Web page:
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Avery Dennison hosts inaugural Durables Forum

By Greg Hrinya, Associate Editor | May 26, 2015

The event took place May 19-20 and played host to 62 converters from the US and Mexico.

Avery Dennison, a leader in in labeling and packaging materials and solutions, hosted its first Durable Goods Label Materials IDEA Marketplace Forum in Mentor, OH, USA. The event, which took place from May 19-20, played host to 62 converters from the US and Mexico.

As part of the Durables Forum, guests received a tour of Avery Dennison’s facility, witnessed product displays, and participated in a panel discussion that highlighted collaboration and product development. In addition, Oscar Palacios, global purchasing director, Electrolux Major Appliances, and Markus Mingenbach, global segment director, Durables, Avery Dennison, examined durable goods from the perspectives of the brand owner and label material suppliers in a keynote address, entitled, “The Wide World of Durable Goods Labeling.”

UL (Underwriters Laboratories) also took part in the event, explaining and simplifying the process of compliance and public safety in durable labels. Avery Dennison and UL have worked together over the last four years.

David Nichols II explains the products and theories behind Avery Dennison's Concepts Laboratory.
“The concept of [the Durables Forum] is somewhat unique in that it’s focused on a particular segment,” said Darrell Hughes, vice president and general manager, Materials Group, Avery Dennison. “It really fosters some great dialogue in terms of what we can do. ... It was more successful than I thought it would be.”

“In the Durables space, there’s such a need for knowledge transfer, from the brand, from a technical perspective, and I think that was a strength of the event,” added Mark Bouffard, senior communications manager, Avery Dennison. “What we heard from the customers was a lot of great feedback and direction, and a lot of technical expertise and knowledge transfer.”

Durable goods and equipment labels are designed to perform in a multitude of hostile environments, conditions and temperatures. These spaces include appliances, industrial, automotive, consumer electronics and electronic components. This range of materials must withstand harsh conditions, all the while being cost effective and minimizing waste. The materials, including pressure sensitive, RFID, films and coatings, among others, also need to meet certain specifications and requirements, such as those from UL.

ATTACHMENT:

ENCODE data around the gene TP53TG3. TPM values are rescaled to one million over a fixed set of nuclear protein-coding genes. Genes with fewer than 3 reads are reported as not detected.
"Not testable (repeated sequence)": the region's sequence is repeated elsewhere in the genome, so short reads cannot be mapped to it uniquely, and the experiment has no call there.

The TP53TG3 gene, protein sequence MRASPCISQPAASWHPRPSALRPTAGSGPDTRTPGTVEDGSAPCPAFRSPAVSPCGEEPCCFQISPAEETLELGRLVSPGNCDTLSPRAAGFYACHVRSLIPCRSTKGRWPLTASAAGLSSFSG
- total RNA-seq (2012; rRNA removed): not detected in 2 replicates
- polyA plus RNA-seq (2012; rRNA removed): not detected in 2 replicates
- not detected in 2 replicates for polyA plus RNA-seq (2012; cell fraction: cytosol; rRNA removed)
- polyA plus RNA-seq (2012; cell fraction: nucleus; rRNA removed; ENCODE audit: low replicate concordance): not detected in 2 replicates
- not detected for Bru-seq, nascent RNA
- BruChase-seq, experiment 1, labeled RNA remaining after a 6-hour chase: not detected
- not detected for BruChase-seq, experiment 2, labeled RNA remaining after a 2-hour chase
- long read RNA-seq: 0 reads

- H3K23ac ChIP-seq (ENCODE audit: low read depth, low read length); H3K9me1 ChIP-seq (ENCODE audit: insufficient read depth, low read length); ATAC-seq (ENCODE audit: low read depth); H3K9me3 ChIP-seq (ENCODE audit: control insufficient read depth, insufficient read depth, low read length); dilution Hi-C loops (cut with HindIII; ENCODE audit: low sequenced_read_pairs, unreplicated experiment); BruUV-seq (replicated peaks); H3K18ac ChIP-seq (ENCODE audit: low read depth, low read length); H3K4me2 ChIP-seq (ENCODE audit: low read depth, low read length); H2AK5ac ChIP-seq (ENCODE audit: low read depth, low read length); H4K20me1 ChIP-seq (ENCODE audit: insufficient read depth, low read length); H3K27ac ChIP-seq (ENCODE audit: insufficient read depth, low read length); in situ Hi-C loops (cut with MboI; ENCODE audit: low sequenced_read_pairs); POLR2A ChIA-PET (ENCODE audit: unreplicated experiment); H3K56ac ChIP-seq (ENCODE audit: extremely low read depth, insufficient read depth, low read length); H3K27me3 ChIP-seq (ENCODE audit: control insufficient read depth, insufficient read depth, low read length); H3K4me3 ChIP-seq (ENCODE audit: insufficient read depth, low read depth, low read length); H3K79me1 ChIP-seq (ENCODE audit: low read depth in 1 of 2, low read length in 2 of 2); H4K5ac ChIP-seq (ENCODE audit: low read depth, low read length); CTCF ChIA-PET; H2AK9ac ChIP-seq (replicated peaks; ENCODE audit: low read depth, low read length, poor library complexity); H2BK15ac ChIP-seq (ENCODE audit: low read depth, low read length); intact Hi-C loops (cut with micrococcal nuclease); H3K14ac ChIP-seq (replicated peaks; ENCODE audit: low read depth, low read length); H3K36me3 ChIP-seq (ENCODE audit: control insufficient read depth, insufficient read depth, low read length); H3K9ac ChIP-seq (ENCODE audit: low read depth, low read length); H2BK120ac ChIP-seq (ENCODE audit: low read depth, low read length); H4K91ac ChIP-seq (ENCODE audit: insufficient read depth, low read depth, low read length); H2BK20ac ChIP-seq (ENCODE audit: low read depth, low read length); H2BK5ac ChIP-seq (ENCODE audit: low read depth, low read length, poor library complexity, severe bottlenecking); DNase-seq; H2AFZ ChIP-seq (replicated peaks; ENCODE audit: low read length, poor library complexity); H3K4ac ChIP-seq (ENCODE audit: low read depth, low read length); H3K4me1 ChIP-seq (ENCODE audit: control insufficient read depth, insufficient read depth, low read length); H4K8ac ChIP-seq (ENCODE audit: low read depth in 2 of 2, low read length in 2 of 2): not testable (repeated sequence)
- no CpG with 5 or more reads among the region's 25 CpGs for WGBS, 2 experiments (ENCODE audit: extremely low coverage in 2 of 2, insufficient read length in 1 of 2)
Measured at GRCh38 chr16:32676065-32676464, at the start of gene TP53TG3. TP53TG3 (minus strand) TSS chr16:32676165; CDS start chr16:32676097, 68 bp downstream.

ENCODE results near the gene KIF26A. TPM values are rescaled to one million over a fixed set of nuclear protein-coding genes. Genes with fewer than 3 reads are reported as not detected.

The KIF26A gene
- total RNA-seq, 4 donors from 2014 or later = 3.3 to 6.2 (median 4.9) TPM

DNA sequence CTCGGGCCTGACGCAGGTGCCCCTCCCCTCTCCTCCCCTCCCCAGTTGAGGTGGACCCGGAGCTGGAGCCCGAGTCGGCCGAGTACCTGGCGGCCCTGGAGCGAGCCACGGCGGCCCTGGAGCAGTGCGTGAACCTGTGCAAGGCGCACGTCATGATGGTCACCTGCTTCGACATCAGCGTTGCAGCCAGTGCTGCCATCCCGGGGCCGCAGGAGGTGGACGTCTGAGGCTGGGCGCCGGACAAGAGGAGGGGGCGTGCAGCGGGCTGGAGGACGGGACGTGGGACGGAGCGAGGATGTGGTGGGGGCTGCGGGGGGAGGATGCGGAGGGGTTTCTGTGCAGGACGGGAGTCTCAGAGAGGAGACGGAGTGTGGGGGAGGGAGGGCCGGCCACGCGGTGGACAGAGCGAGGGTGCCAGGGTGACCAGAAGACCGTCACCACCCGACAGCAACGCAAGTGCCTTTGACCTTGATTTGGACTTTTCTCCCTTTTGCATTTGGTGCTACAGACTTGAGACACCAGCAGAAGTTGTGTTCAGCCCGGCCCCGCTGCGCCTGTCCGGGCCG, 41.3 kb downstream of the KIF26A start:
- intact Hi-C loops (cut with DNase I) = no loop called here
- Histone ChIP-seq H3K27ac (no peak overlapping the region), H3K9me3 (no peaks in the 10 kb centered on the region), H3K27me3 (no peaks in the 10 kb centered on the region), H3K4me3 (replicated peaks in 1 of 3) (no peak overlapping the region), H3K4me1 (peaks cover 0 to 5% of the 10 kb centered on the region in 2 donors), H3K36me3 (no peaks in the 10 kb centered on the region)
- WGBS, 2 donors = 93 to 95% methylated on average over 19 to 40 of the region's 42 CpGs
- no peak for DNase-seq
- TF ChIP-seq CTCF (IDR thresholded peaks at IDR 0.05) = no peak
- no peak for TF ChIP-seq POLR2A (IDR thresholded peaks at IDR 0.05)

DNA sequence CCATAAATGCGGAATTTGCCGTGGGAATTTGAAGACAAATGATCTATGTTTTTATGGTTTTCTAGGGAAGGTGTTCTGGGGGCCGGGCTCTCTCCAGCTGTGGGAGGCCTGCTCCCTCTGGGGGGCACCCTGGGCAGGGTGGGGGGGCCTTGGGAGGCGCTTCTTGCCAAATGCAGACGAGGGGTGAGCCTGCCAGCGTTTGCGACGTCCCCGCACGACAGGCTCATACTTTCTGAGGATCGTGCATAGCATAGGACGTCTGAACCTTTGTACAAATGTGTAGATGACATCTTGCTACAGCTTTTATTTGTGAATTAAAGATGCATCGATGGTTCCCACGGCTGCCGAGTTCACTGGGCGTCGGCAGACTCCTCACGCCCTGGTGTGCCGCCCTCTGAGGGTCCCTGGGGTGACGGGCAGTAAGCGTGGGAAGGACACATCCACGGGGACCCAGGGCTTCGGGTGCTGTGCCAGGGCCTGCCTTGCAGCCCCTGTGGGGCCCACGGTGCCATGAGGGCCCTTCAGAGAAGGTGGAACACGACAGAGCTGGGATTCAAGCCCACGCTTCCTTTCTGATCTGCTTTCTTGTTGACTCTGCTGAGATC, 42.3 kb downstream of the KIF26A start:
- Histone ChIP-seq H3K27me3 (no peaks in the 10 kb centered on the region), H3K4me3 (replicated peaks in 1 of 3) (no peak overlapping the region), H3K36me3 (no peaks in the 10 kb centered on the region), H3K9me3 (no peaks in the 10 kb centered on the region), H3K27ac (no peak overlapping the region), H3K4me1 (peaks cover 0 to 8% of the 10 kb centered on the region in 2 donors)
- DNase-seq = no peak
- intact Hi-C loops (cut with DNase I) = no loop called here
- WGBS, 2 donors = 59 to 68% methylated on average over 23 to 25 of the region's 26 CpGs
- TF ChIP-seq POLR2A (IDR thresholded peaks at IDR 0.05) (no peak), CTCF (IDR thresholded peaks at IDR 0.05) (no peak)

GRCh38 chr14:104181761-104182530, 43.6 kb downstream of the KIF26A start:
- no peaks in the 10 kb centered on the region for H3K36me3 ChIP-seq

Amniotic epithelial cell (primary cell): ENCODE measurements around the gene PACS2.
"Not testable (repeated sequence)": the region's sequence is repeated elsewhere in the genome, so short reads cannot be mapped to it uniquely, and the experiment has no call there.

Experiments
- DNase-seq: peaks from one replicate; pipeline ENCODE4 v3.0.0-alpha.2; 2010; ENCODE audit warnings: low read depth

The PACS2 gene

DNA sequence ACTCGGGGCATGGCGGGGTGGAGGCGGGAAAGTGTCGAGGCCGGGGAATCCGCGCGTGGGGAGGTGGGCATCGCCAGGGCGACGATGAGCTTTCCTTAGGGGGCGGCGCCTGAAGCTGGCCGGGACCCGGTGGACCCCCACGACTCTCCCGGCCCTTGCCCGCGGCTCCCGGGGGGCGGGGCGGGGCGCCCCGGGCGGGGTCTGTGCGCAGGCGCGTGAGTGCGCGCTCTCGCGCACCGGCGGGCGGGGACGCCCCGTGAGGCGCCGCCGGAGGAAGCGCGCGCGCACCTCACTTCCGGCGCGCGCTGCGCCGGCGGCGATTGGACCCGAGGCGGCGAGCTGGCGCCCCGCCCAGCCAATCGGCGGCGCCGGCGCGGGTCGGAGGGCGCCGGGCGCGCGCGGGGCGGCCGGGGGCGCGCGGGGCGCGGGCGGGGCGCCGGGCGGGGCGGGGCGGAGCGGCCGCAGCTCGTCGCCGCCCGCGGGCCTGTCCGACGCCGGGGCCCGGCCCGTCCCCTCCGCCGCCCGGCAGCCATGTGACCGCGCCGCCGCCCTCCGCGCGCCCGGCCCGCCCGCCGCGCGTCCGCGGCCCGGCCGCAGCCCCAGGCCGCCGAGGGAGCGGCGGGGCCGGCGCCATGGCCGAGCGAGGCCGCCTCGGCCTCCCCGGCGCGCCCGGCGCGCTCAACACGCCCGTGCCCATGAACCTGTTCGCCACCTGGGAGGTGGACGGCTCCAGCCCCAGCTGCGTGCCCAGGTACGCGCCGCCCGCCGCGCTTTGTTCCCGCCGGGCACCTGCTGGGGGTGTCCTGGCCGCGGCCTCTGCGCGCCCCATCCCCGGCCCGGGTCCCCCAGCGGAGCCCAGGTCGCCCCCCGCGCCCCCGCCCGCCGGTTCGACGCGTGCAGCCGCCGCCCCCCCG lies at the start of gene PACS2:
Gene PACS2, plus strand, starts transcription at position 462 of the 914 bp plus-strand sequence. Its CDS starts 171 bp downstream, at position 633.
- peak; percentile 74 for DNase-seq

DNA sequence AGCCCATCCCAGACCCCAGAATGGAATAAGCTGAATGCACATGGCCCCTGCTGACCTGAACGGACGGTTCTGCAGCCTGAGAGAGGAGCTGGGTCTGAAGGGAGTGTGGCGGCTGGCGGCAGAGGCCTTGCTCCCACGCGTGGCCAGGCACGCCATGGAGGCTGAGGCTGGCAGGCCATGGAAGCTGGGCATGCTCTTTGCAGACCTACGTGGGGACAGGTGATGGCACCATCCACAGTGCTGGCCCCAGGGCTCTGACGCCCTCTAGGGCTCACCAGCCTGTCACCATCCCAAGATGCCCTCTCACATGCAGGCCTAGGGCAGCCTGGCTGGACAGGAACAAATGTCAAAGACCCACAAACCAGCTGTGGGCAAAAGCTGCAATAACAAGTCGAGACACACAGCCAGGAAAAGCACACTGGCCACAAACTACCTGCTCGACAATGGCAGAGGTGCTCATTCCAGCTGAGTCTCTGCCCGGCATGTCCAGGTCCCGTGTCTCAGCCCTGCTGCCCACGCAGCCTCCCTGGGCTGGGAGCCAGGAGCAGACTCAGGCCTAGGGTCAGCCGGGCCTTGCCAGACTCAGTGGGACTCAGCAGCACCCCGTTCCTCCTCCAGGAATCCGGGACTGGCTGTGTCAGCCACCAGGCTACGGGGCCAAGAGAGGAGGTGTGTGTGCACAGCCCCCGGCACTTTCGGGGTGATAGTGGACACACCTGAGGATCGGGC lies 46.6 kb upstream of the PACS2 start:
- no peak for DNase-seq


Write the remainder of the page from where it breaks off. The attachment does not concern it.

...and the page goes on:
New products displayed during the Durables Forum included Select Solutions drum labels designed to meet the latest GHS standards, a TurnLock laminating system for use on items like fire extinguishers and automotive parts, and NFC and RFID technology, including temperature monitoring devices.

“There’s a strong message about the power of collaboration and the expectations of high performance partnerships between end users, suppliers and material providers like us,” explained Kelly Hall, vice president of sales, Avery Dennison. “That dynamic is really powerful when the end user is communicating their strategies, plans and requirements, and we’re effectively communicating the capabilities that we have and working together in that sort of triangle. That can be really powerful if we’re open, honest, creating transparency and if we’re challenging each other.”

From concept to reality
Noelle Sieradzki, vice president of research and development for Avery Dennison’s Materials Group, North America, guided a tour through the company’s labs, including those for testing and the Concept Laboratory where ideas are hatched.